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I am a postdoctoral fellow at the Center for Cosmology and AstroParticle Physics (CCAPP) of The Ohio State University in Columbus, OHUSA, where I work on theoretical astroparticle physics.

One of my main interests is the flux of high-energy astrophysical neutrinos recently discovered by IceCube: finding its sources, spectra, distribution, and flavor composition.

I am also interested in the connection between these neutrinos and ultra-high-energy cosmic rays. Over the past years, we have been improving the neutrino and cosmic-ray predictions from gamma-ray bursts.

Coming from a particle-physics background, I also seem to be drawn to exploring Beyond the Standard Model physics occasionally, such as Lorentz and CPT invariance violation, neutrino decay, and modified dispersion relations, in connection to neutrinos.

See more in my Publications page.

Current research interests


Neutrino flavor ratios at Earth for selected flavor ratios at the source, normal hierarchy
Fluxes of cosmogenic neutrinos for all combination of UHECR proton fits that agree with the latest measured spectrum by the Telescope Array. All of the fluxes are disfavored by the recent IceCube upper bounds.
Cosmogenic neutrinos challenge the cosmic ray proton dip model
Jonas Heinze, Denise Boncioli, Mauricio Bustamante, Walter Winter
ApJ 825, 122 (2016)
arXiv:1512.05988

The origin and composition of ultra-high-energy cosmic rays (UHECRs) remain a mystery. In the simplest model –the proton dip model– they are mainly protons of extragalactic origin above 109 GeV and their spectral features can be explained by interactions on the cosmic microwave background. These interactions also produce cosmogenic neutrinos, with ~109 GeV. We test whether this model is still viable using recent UHECR spectrum measurements from the Telescope Array and upper limits on the cosmogenic neutrino flux from IceCube. [...] The predicted cosmogenic neutrino flux exceeds the IceCube limit for any parameter combination. As a result, they challenge the proton dip model at more than 95% C.L. This is the first strong evidence against this model independently of mass composition measurements.

Go to the paper (arXiv)


Neutrino flavor ratios at Earth for selected flavor ratios at the source, normal hierarchy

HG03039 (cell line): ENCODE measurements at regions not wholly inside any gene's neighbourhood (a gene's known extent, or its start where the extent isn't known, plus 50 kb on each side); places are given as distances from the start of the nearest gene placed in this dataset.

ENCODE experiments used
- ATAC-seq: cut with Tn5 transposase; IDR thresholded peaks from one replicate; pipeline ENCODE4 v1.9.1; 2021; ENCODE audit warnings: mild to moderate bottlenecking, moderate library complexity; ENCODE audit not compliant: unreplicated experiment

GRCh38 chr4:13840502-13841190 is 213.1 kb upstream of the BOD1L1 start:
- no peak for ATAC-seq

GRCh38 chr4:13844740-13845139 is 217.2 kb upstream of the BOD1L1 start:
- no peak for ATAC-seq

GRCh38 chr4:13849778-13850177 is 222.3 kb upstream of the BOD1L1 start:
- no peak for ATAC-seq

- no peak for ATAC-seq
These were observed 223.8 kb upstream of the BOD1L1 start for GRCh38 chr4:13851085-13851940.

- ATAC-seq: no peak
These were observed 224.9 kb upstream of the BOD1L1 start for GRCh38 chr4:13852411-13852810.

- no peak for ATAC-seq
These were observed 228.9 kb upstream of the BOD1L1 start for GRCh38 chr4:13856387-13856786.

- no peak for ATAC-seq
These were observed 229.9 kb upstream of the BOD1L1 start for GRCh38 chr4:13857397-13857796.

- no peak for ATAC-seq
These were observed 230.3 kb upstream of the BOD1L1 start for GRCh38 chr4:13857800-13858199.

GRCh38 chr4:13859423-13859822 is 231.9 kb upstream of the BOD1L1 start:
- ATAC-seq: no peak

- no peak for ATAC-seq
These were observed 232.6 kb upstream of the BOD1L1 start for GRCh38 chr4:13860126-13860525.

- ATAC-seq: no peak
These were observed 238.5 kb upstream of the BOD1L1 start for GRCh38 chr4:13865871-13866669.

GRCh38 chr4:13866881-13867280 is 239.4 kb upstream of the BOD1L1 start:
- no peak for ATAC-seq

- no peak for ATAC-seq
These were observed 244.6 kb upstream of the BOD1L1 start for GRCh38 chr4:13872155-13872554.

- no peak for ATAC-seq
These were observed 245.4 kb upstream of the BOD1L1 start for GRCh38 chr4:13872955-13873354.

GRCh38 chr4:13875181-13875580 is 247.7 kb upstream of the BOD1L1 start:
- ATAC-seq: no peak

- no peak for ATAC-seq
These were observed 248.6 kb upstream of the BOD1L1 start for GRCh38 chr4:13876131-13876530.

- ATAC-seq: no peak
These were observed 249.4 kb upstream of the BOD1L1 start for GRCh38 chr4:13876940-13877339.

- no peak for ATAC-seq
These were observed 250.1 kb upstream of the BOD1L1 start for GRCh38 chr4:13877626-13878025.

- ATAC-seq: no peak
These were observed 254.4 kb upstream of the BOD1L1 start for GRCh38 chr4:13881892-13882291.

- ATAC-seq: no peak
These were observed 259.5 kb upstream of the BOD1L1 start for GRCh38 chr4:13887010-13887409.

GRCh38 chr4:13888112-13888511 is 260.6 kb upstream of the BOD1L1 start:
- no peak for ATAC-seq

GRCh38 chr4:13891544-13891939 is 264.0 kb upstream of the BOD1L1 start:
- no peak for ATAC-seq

Astrophysical neutrino flavor ratios at Earth for selected ratios at the sources
Standard flavor ratios with new physics, normal hierarchy
Allowed neutrino flavor ratios at Earth including a broad class of new physics
Flavor composition of astrophysical neutrinos
Mauricio Bustamante, John F. Beacom,
Walter Winter
Phys. Rev. Lett. 115, 161302 (2015)
arXiv:1506.02645

After decades of searching, IceCube has finally observed the first high-energy astrophysical neutrino events; recently, they have published the first determination of the flavor composition of the flux. This is one of the richest and most rewarding physical observables: its determination will reveal important information about production conditions at the sources and about neutrino properties, including whether there is new physics. It is therefore timely to study its theoretical expectations. We have done so and found that, contrary to naive expectations, the allowed region of flavor composition is quite small, even under a general class of new physics models. Furthermore, a possible volume upgrade of IceCube will likely achieve excellent determination of the flavor composition, thus constraining astrophysical production scenarios.

Go to the paper (arXiv)

Shell collisions in a GRB jet
Simulated cumulative plasma shell collisions in a GRB jet
High-energy neutrino emission from gamma-ray bursts
Mauricio Bustamante, Philipp Baerwald,
Kohta Murase, Walter Winter
Nat. Commun. 6, 6783 (2015) [arXiv:1409.2874]

In the classical theory of gamma-ray bursts, it is expected that particles are accelerated at mildly relativistic shocks generated by the collisions of material ejected from a central engine. We consider neutrino and cosmic-ray emission from multiple emission regions since these internal collisions must occur at very different radii, from below the photosphere all the way out to the circumburst medium, as a consequence of the efficient dissipation of kinetic energy. We demonstrate that the different messengers originate from different collision radii, which means that multimessenger observations open windows for revealing the evolving GRB outflows. We find that, even in the internal shock model, the neutrino production can be dominated by emission from around the photosphere, i.e., the radius where the ejecta become transparent to gamma-ray emission.

Go to the paper (Nat. Commun.)

 
Mauricio Bustamante
CCAPP Fellow
Center for Cosmology and
    Astroparticle Physics
The Ohio State University
bustamanteramirez.1@osu.edu


Last updated: 2016.11.30